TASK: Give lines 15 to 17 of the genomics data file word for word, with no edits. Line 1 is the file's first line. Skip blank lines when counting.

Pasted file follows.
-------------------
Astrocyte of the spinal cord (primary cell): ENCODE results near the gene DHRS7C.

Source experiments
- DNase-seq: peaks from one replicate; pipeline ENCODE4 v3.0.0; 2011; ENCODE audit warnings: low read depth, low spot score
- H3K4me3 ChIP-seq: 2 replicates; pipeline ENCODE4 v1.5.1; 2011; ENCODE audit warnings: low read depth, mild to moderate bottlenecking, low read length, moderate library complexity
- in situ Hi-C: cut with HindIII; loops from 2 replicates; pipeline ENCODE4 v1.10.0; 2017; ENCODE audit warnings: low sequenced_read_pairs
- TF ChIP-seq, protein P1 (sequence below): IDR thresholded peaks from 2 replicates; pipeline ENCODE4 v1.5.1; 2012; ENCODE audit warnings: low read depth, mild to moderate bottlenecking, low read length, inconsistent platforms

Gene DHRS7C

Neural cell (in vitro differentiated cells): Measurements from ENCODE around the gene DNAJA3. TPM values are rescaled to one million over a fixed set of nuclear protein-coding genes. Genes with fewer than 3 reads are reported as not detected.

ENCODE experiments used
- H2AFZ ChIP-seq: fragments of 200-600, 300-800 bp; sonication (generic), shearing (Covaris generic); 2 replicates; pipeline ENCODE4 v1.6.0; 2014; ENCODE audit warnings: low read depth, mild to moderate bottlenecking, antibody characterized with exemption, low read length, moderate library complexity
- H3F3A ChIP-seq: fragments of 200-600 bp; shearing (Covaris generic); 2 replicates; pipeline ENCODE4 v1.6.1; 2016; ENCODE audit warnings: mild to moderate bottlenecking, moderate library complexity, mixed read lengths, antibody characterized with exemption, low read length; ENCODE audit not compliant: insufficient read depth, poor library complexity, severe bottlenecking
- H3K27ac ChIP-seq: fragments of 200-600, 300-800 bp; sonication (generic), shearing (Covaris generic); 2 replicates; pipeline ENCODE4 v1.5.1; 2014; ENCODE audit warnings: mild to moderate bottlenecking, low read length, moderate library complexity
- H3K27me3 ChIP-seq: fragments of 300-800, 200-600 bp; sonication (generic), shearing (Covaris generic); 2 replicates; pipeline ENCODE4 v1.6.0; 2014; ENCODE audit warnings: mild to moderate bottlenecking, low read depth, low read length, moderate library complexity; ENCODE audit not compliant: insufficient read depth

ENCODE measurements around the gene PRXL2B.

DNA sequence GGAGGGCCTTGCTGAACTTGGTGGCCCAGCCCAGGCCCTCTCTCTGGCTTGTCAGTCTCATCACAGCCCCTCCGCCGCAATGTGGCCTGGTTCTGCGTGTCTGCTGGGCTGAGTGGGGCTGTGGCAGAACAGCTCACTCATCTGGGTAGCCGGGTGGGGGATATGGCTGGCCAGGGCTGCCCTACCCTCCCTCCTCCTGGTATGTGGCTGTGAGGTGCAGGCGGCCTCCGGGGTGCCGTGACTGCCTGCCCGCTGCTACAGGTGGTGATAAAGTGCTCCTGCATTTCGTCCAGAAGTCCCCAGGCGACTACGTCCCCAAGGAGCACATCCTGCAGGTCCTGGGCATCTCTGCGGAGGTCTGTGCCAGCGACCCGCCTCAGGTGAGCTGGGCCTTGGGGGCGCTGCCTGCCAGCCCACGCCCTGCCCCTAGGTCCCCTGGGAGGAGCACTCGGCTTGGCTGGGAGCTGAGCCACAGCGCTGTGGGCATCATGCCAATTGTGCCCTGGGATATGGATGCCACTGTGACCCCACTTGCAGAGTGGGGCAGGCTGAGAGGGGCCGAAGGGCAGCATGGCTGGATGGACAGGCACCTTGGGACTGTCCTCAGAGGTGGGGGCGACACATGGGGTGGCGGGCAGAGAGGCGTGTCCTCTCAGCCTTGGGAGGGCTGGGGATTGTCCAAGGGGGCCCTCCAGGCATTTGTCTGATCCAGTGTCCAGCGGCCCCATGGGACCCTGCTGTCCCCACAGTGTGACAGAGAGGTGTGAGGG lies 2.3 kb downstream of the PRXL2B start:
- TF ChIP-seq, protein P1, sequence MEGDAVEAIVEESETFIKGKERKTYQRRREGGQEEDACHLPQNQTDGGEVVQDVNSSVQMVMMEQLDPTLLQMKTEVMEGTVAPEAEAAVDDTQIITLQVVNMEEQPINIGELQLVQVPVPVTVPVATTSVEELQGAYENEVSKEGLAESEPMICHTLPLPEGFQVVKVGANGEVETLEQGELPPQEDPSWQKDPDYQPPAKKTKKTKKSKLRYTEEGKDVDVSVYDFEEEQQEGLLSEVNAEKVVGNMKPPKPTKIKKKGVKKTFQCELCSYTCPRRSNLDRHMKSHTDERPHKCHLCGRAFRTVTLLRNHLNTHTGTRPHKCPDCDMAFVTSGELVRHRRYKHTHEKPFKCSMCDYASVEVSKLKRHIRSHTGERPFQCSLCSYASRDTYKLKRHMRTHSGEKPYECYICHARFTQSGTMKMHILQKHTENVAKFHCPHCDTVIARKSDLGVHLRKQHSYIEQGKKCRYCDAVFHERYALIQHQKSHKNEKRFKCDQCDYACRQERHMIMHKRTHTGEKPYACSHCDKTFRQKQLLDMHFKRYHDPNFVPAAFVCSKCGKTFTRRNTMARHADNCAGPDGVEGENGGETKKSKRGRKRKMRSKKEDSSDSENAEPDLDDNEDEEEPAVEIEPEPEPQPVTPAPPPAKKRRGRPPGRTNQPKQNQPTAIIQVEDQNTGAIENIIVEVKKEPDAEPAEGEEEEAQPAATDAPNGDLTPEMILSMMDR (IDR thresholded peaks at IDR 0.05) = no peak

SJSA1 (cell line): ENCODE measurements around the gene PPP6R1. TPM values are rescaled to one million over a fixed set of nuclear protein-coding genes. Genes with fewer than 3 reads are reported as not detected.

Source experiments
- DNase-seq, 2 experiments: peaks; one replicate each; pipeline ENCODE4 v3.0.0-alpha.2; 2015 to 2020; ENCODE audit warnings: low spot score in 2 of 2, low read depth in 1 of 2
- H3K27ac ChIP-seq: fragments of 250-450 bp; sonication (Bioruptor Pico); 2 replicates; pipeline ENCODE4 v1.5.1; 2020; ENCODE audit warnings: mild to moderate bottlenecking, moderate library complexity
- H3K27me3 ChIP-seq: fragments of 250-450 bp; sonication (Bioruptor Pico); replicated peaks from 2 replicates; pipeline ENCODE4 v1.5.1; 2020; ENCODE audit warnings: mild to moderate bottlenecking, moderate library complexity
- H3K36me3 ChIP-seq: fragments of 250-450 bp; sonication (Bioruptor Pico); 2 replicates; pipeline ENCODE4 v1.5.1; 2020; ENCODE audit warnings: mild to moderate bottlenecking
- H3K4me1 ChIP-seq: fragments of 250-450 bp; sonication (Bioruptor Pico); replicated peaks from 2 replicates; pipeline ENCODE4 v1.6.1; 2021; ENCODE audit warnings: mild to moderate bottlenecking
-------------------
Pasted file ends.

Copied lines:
DNA sequence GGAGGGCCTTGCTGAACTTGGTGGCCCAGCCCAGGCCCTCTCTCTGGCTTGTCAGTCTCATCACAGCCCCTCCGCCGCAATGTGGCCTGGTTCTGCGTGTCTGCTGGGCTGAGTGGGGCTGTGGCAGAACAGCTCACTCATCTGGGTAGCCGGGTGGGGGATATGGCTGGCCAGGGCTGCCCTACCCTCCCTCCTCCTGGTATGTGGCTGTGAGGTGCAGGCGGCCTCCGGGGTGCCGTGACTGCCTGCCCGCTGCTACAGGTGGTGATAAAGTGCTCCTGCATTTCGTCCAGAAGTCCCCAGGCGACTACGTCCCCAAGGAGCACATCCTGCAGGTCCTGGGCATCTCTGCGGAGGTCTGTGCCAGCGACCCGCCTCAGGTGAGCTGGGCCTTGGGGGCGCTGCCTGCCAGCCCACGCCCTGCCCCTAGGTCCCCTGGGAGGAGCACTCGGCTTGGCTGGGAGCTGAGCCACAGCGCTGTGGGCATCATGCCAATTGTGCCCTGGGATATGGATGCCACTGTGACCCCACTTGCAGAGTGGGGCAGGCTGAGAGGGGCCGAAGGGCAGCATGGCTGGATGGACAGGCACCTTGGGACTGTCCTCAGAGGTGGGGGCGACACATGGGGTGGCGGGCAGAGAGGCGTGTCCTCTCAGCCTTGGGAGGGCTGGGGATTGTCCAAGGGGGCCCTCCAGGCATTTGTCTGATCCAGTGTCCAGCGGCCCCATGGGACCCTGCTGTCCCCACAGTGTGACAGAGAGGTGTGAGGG lies 2.3 kb downstream of the PRXL2B start:
- TF ChIP-seq, protein P1, sequence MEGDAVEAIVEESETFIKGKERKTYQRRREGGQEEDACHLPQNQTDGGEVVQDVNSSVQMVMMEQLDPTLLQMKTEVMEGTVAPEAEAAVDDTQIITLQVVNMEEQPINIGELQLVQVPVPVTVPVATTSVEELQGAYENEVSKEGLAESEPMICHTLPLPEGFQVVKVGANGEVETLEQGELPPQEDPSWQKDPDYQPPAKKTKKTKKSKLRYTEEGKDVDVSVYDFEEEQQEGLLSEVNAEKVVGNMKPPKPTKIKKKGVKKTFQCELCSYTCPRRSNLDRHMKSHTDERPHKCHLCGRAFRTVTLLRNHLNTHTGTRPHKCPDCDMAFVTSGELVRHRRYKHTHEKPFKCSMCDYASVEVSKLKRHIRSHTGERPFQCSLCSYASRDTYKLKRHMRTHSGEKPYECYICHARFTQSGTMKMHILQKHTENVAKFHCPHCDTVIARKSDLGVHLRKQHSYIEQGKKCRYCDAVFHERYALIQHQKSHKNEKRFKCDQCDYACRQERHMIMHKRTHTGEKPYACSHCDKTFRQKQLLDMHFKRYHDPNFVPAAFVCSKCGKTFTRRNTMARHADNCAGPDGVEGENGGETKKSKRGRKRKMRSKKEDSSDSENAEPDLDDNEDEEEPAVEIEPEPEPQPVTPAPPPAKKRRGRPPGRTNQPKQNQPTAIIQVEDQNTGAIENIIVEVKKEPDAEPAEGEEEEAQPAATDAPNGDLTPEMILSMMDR (IDR thresholded peaks at IDR 0.05) = no peak

SJSA1 (cell line): ENCODE measurements around the gene PPP6R1. TPM values are rescaled to one million over a fixed set of nuclear protein-coding genes. Genes with fewer than 3 reads are reported as not detected.